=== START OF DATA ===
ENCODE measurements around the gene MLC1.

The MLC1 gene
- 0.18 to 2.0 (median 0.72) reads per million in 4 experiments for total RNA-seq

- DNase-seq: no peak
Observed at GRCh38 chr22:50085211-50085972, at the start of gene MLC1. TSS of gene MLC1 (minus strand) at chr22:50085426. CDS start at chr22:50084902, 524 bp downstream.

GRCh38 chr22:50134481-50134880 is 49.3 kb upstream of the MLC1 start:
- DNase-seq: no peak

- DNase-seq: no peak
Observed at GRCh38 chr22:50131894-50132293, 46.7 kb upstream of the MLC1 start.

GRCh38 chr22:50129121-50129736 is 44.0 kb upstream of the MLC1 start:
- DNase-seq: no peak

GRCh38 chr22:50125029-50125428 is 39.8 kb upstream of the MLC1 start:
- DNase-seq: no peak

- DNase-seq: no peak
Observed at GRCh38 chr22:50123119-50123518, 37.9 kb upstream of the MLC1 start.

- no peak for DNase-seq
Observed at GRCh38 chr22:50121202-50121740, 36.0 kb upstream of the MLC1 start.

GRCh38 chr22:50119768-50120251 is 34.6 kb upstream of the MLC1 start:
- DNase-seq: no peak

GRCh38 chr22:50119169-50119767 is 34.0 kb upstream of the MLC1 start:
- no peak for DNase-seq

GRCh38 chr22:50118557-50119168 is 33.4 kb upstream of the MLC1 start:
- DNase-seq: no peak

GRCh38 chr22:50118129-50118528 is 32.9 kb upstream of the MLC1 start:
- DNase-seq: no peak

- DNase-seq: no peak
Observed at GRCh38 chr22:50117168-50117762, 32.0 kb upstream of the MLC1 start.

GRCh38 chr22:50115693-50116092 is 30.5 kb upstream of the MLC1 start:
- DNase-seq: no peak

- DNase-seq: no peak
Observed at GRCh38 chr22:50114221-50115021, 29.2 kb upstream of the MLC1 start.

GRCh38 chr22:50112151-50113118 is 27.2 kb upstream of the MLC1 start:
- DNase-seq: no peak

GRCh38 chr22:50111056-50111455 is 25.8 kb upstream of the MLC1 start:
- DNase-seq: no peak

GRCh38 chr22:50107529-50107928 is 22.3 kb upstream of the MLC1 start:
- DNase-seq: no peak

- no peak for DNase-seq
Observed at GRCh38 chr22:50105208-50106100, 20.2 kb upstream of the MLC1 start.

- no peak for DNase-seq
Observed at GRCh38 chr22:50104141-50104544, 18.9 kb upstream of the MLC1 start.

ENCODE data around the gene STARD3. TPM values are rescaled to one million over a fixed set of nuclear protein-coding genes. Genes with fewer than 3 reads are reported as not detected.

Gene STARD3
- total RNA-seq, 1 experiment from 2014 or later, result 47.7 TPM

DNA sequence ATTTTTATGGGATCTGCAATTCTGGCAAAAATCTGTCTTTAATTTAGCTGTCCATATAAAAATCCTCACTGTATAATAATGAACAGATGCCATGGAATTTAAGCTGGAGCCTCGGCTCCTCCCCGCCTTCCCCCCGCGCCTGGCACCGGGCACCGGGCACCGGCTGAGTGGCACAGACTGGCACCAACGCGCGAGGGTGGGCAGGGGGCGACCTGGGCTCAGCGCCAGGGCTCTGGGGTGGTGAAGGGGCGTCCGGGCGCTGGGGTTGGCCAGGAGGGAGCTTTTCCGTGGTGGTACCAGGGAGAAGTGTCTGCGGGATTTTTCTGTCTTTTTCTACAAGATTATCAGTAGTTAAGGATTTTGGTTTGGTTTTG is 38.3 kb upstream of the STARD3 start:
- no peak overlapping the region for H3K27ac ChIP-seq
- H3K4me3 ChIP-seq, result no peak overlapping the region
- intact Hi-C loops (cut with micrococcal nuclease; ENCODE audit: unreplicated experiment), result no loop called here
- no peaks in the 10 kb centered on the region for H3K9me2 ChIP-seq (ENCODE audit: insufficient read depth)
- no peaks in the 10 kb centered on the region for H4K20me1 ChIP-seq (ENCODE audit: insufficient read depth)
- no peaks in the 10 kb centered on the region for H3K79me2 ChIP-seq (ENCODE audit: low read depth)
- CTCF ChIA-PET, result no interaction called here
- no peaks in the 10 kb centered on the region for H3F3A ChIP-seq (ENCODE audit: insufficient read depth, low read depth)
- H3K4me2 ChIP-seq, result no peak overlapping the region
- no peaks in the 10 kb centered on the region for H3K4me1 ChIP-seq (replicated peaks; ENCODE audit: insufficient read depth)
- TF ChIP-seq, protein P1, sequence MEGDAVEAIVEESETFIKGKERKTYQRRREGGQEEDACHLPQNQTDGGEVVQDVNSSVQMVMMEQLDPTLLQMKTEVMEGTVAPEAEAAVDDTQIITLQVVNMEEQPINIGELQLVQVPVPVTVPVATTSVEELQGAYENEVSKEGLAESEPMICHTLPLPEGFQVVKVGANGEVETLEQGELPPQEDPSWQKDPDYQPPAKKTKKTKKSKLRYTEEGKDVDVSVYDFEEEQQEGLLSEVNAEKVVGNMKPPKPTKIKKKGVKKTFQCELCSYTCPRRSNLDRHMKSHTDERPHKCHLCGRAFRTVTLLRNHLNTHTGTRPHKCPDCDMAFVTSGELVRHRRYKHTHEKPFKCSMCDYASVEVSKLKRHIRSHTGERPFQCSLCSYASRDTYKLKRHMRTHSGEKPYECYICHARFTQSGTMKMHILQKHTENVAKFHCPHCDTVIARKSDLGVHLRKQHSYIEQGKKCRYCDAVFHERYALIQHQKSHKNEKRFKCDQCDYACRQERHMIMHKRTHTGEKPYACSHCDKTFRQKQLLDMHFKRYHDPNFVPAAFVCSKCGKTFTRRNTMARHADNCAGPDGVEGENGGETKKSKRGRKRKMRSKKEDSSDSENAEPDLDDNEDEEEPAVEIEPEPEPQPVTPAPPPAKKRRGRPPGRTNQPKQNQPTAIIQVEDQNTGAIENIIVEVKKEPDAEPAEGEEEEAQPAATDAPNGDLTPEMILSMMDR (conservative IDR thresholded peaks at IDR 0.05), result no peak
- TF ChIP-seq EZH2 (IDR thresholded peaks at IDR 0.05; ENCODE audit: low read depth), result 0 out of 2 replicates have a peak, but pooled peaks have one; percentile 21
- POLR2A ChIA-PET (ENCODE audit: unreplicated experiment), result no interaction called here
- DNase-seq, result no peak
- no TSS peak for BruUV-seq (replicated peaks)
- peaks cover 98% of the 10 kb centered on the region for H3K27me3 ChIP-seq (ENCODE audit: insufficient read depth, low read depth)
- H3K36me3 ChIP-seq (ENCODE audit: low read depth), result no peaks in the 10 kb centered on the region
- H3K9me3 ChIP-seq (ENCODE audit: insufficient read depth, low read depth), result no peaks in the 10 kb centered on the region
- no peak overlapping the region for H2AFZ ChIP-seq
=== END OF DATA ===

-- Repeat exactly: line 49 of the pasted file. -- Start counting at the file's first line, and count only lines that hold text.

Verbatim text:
- no peaks in the 10 kb centered on the region for H3K9me2 ChIP-seq (ENCODE audit: insufficient read depth)